Websites and the need for speed

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As web development and implementation has advanced, new concepts have arisen that have enabled higher conversion rates and greater success.

But as we strive to generate the greatest return, the question becomes, what is really the best avenue? More traffic, better plans, improving usability — or one of many other options?

Without doubt, all of these options are more than worthy of our attention and will help to increase our ROI.

Currently, in web development and implementation circles, the real priority focus point is usability. User-centred design and human experience strategy are held in the highest regard, and developers give significant focus to first listening to consumers and then using the information gained to ensure responding to the call to action, whatever it may be, is as simple as possible.

With years of experience in usability now under our belts — and an equal amount of time to iron out any bugs — our ROI focus should potentially shift to something else.

In the face of the 2015 National Broadband Network installation, our minds are firmly fixed on internet speed and what we can potentially do with it. But what we often forget, is that the speed of our website is volumes more important — and this is something very much within our own control.

In 2012, Amazon research showed that for every 100 milliseconds your website is slow, you lose 1% of transactions. And while 1% seems insignificant, if your business success rests on your eCommerce site results, 1% may be more than you can afford to lose.

If this still doesn’t put things in perspective, further research shows that by the eighth second of a page loading, 40% of users have already bounced out of your site. So is website speed really something you want to ignore?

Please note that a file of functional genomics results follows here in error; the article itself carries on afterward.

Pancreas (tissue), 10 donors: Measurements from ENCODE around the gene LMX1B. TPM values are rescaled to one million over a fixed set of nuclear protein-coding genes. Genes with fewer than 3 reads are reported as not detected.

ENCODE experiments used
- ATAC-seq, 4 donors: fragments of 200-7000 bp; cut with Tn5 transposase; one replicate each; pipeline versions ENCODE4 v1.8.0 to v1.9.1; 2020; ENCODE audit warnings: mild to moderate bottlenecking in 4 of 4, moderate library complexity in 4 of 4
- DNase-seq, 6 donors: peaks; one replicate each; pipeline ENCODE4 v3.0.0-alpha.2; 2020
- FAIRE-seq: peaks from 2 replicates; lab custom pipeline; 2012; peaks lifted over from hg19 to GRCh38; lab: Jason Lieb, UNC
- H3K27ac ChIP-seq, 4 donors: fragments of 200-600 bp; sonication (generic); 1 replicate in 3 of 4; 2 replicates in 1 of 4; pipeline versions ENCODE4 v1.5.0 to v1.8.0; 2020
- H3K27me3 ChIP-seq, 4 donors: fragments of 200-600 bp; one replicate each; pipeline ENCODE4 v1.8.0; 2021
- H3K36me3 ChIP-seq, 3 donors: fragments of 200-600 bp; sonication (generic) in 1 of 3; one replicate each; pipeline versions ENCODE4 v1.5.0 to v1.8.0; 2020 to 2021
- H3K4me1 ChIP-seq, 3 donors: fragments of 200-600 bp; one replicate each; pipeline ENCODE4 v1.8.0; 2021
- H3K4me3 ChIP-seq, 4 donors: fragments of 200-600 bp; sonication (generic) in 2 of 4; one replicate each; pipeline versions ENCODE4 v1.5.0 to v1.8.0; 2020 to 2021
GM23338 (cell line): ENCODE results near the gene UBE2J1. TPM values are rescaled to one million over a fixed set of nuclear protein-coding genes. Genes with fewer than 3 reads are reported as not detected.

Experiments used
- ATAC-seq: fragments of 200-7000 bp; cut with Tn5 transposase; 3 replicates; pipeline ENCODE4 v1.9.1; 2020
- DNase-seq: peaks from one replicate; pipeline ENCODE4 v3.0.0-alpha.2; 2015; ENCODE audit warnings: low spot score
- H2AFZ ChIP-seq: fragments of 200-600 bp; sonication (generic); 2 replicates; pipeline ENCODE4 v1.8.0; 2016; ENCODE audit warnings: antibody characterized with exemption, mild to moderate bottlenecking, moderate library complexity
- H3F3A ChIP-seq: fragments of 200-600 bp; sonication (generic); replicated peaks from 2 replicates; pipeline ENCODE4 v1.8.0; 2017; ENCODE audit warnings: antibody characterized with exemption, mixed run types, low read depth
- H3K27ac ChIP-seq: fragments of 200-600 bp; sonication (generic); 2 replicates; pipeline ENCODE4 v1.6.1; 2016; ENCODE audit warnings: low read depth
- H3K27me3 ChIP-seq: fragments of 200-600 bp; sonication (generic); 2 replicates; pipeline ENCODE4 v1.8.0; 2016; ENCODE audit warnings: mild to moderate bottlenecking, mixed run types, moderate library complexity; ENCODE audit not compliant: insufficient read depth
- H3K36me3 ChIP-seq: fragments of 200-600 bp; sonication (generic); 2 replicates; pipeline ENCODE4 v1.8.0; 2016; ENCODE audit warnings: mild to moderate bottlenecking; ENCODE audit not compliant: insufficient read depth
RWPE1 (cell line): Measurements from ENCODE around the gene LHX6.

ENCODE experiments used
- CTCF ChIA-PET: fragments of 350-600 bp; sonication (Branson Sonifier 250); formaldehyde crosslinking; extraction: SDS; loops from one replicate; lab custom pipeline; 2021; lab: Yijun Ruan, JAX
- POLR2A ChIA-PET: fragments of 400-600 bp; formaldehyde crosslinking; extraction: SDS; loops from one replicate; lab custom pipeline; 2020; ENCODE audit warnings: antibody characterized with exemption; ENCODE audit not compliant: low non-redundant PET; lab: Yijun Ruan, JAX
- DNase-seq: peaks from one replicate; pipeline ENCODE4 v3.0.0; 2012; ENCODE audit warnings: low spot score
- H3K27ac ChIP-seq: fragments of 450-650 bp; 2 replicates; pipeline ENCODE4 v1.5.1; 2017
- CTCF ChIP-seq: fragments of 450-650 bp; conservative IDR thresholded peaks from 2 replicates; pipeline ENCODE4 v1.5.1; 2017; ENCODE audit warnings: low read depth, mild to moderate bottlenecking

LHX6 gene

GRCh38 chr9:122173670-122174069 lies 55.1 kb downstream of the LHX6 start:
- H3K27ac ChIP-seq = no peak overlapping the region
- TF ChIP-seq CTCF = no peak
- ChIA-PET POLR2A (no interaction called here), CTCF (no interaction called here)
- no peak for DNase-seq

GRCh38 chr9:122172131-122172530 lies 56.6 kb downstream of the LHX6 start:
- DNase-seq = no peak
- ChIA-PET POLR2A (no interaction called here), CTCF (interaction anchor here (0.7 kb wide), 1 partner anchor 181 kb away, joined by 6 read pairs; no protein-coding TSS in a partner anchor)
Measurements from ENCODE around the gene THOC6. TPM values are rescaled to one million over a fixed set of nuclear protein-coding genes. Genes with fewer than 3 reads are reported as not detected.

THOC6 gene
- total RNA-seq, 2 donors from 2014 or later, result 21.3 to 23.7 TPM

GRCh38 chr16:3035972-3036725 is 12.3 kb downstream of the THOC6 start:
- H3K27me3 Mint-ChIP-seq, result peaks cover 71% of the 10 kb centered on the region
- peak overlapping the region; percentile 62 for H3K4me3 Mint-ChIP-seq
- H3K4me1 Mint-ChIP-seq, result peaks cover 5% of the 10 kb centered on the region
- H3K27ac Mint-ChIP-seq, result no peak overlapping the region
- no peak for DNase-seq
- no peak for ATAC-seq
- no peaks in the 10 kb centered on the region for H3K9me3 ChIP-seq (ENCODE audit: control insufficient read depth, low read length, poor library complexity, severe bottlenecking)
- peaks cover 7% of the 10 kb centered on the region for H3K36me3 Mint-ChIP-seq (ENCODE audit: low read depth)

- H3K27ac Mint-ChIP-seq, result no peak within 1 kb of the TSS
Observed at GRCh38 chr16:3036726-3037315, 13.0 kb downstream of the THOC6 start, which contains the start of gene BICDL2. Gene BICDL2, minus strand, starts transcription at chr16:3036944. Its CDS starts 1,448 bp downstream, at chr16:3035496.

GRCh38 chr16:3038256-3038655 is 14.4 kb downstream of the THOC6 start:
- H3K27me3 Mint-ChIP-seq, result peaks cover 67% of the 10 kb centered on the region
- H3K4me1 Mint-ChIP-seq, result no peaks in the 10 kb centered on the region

Other than cutting your users by 40%, what impact does website speed really have?

  • With more than 50% of Australians now using smart phones to access the internet, the speed of your site has never been more important. Mobile internet access is generally slower to start with, so making sure your site is as efficient as possible will ensure you retain more users.
  • Your search engine results are also impacted by speed. Search engines like Google, use various sets of rules to send users to the best sites that match their queries. Unfortunately, Google does not rate a slow site as a good site and will penalise you for it!

Improving your site speed means understanding what is impacting it. Three of the main influential factors include:

  • The design and front-end code.
  • Poor hosting and server infrastructure (or ineffective overseas hosting).
  • The lack of concern many web development and implementation teams have for site speed in comparison to other factors such as usability.

Many development teams keep a firm focus on usability. And while this is definitely of value as your website is constructed, forgetting site speed can mean customers don’t even experience your very user-friendly site because they haven’t waited for it to open. Once your site is built and in use, optimising for speed presents difficult challenges and can’t be done to the same degree as it can during development.

For more information about web development and implementation with a focus on site speed, please contact Platform on (02) 9911 7788.

Better Online Experiences™